|Birth: ||Feb. 11, 1835|
|Death: ||Jan. 12, 1850|
Son of Clement Bates &
Article from the Old Colony Memorial Newspaper
Saturday Morning, Jan. 19, 1850
On Saturday last, 12th, a most painful
event occurred in this town, by which four
lives were sacrificed. Three lads, Barnabas
Churchill Jr., Franklin Leach,and Charles
Bates, had gone to Billington Sea, to spend
the afternoon, in fishing and skating. Young
Churchill, while skating, broke through the
ice, and was precipitated into the water. His
young companions, rushing to his assistance,
also fell in and their united cries for help
brought Mr. Asa Cook to their aid.
The ice proving insufficient to bear the weight
of Mr. Cook, he also fell through; but while in
the water, by the most strenuous exertions, he
succeeded in rescuing Leach from his critical
position, and by main force,threw him on the
surface of the ice. Leach was much exhausted,
and hardly able to walk, but finally reach-
ed the shore, and gave the alarm.
Mr. George Raymond, Jr., who chanced to be
near, At this time, hastened to the relief of
Mr. Cook, and the lads and in the endeavor to
save them. Plunged beneath the treacherous
ice, and soon sank with the others. They all
perished together, before further assistance
could reach them.
Proper means were used for the recovery of
the bodies, and they were all brought to
town on Saturday evening.
By this fearful calamity our community has
been shrouded in gloom during the past week,
and the circumstances attending it have not
only produced a general shock to the feelings
of our citizens, but have awakened an extensive
sympathy for the bereaved families connected
with the deceased.
The lads who met, in this sudden manner, their
early fate, were both much beloved in their
circle of friends, and gave promise of future
usefulness. Young Bates we are informed, stood
at the head of the High School, and bore the
reputation of an excellent scholar.
Mr Cook had been a resident among us but a
short time. He was 28 years of age, and much
esteemed in the community. He leaves a family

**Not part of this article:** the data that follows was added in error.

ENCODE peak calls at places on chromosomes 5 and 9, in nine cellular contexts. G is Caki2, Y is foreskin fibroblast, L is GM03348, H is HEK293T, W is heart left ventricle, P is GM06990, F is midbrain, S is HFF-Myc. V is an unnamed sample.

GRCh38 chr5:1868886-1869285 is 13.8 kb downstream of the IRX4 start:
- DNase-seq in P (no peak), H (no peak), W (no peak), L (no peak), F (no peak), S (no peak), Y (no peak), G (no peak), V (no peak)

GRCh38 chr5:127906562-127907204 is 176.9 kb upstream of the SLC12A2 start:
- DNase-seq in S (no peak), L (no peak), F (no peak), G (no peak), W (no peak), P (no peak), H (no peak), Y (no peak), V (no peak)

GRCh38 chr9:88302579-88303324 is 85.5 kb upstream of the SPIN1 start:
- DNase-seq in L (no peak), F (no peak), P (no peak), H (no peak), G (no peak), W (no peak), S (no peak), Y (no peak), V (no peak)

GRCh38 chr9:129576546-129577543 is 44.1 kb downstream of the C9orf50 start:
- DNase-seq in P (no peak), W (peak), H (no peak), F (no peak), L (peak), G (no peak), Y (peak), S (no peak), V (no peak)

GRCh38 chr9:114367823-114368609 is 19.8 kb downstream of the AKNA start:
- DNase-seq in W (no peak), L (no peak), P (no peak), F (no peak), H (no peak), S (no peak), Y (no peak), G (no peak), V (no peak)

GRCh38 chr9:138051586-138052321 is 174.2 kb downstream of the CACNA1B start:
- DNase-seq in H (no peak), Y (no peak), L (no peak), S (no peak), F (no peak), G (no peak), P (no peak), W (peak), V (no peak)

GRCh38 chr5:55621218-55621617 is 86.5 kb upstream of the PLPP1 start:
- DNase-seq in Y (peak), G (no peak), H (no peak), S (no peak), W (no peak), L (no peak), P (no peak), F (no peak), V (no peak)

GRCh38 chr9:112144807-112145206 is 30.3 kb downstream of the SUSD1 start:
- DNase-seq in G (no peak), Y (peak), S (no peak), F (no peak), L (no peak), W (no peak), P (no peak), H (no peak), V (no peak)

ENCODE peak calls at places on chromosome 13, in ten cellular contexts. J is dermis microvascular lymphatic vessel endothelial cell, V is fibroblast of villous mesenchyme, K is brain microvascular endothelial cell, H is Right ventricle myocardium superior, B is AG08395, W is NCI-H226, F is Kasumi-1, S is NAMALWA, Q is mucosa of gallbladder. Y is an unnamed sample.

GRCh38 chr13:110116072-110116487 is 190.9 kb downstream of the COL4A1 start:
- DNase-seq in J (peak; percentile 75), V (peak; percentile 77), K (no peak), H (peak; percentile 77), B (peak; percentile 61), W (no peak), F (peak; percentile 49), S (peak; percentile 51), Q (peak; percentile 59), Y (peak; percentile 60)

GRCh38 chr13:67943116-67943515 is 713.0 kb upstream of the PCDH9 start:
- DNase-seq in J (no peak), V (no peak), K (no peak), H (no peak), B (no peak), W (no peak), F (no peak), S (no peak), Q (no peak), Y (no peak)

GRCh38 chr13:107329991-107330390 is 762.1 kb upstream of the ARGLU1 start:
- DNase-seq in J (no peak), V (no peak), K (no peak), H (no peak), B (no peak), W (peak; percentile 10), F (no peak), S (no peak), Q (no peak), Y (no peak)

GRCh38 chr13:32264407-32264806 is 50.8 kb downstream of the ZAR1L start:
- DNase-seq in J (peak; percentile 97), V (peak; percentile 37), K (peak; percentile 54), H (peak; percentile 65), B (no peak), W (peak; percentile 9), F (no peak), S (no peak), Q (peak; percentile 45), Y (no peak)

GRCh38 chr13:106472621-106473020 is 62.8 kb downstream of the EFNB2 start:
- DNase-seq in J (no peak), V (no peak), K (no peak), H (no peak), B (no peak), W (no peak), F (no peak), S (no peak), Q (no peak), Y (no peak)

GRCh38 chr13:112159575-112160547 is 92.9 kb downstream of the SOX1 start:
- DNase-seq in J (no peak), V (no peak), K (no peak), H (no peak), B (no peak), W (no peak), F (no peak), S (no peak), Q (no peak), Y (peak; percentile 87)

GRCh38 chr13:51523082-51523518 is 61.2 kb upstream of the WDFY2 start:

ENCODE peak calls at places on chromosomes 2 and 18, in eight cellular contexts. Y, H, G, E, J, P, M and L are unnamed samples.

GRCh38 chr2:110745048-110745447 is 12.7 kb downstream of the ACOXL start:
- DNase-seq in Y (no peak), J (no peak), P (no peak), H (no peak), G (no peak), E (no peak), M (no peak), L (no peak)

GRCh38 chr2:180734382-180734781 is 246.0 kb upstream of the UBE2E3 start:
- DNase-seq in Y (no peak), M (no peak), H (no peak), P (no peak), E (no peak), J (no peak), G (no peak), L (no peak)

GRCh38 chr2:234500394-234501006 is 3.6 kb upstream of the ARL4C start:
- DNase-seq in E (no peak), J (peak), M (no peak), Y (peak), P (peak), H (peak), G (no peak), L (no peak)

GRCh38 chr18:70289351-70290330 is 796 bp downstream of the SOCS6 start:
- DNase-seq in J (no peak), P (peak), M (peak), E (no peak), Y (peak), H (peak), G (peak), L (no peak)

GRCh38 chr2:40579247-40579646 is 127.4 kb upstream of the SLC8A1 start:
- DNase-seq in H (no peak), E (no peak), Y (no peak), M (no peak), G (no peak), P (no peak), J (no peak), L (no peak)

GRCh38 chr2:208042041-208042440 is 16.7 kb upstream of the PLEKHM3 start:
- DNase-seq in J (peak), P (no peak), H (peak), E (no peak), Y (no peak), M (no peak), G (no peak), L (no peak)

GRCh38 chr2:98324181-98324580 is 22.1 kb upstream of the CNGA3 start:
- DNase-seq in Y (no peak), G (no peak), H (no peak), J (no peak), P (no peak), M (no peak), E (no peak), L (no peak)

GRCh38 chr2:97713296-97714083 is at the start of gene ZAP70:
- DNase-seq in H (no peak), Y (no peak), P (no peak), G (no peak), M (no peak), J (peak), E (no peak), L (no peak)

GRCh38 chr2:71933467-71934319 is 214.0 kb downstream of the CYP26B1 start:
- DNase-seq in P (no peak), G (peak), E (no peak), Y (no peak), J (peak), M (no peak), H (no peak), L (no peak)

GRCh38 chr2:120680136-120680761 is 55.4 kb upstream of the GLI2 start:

to bewail his loss. Mr. Raymond was 45 years
old, and a native townsman, and also leaves a
family. He was a printer by profession and was
well known as such in Boston and New York.
He has often assisted in this office, and his
removal has elicted not only much grief, but a
general expression of respect for his character
(Note: I did not include the last two paragraphs
of this newspaper article.)
Shortly after the Pilgrims landed in Plymouth, on January 1, 1621, Francis Billington (1606-1684) climbed a tree located on top of a high hill. He saw a large body of water in the midst of a thick forest. On January 8th he and one of the ship's mates went to see the lake. After walking about 1.5 miles to the south and west and probably following the brook they came upon two lakes separated by a narrow strip of land. One was a small clear lake, now known as "Little Pond" and a much larger lake now known as "Billington Sea". In the large lake there were two islands, one containing about two acres and the other very small. There were two peninsulas that protruded into the lake, one on the northern side and the other on the southern side. They almost divide the east and west basins but are interconnected by a shallow narrow channel. They found that the lakes had fine fresh water and were full of perch, pickerel, loon, and wood ducks. They also found seven or eight Indian houses that had not been inhabited for some time. Having but one musket between them they explored the area very, very cautiously.
For a century after its discovery was known as "Fresh Lake" and was later named after Francis Billington, its discoverer. It was probably called a sea because Billington thought he had discovered an arm of the sea, or possibly because in Europe many lakes are called See's or Zee's.
Clement Bates (1792 - 1885)
Betsey Burgess Bates (1797 - 1880)
Sarah H. Bates (____ - 1832)**
Sarah H. Bates (____ - 1845)**
Ozin Bates (1816 - 1903)**
Hira Bates (1819 - 1870)**
Augusta Bates Doten (1831 - 1914)*
Charles C Bates (1835 - 1850)
CHARLES C. was drowned
at Billington Sea,
Jan'y 12, 1850.
AE. 14 y'rs 11 months.
SARAH H. died Feb. 11, 1845.
AE. 4 y'rs 11 months.
SARAH H. died Oct. 26, 1832,
AE. 2 y'rs 3 months.
Children of Clement
and Betsey Bates.
Oak Grove Cemetery
Plot: Lot 179
Created by: Sandra Lennox
Record added: Mar 17, 2012
Find A Grave Memorial# 86918525
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